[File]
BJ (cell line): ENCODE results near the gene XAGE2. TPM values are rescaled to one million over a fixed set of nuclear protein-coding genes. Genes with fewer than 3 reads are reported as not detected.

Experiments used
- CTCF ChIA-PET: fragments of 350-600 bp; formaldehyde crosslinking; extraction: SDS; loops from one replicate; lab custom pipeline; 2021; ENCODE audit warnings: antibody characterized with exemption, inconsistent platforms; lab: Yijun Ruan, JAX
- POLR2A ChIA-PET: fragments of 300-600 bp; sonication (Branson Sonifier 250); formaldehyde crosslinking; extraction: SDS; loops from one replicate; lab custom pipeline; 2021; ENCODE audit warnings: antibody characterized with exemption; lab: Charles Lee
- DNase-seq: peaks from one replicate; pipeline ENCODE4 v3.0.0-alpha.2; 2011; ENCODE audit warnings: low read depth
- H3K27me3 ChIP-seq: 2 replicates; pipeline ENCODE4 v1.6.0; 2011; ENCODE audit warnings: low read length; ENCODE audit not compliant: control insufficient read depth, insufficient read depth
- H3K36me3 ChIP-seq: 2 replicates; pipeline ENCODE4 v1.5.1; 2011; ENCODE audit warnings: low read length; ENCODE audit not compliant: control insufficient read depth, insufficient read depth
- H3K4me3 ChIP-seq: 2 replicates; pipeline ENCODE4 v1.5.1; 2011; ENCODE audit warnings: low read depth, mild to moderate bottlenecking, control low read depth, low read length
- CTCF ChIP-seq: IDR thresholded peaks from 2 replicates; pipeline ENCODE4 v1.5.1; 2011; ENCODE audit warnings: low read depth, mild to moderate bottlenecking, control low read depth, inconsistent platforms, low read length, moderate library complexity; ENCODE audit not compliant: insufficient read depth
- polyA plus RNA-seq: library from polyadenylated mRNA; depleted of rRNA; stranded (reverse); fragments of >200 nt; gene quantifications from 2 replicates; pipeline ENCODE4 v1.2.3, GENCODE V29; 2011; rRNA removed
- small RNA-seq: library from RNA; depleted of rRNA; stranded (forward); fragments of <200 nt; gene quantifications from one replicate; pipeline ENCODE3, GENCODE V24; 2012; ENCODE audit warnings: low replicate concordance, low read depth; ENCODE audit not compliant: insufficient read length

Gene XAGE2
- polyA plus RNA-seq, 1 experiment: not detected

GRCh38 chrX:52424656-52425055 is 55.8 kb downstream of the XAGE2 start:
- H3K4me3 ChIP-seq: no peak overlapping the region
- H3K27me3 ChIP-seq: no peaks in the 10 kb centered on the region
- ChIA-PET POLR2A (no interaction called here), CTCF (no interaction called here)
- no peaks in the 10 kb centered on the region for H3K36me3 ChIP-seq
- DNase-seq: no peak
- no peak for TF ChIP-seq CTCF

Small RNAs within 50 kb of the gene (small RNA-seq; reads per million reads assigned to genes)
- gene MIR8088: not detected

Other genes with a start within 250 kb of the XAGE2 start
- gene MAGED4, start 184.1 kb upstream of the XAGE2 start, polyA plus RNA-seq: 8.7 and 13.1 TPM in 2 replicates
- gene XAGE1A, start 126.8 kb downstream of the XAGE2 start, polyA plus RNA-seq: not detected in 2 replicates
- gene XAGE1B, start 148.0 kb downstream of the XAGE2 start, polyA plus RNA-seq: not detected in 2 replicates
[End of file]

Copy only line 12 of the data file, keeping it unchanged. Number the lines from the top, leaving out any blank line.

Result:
Gene XAGE2